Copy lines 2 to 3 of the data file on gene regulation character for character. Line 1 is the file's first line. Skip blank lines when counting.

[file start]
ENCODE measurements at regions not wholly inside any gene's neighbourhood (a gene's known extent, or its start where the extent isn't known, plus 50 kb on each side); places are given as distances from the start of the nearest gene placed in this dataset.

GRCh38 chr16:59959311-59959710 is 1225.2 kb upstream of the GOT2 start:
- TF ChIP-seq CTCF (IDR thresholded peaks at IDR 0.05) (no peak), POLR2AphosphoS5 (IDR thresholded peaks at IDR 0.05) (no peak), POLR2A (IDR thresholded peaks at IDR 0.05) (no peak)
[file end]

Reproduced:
GRCh38 chr16:59959311-59959710 is 1225.2 kb upstream of the GOT2 start:
- TF ChIP-seq CTCF (IDR thresholded peaks at IDR 0.05) (no peak), POLR2AphosphoS5 (IDR thresholded peaks at IDR 0.05) (no peak), POLR2A (IDR thresholded peaks at IDR 0.05) (no peak)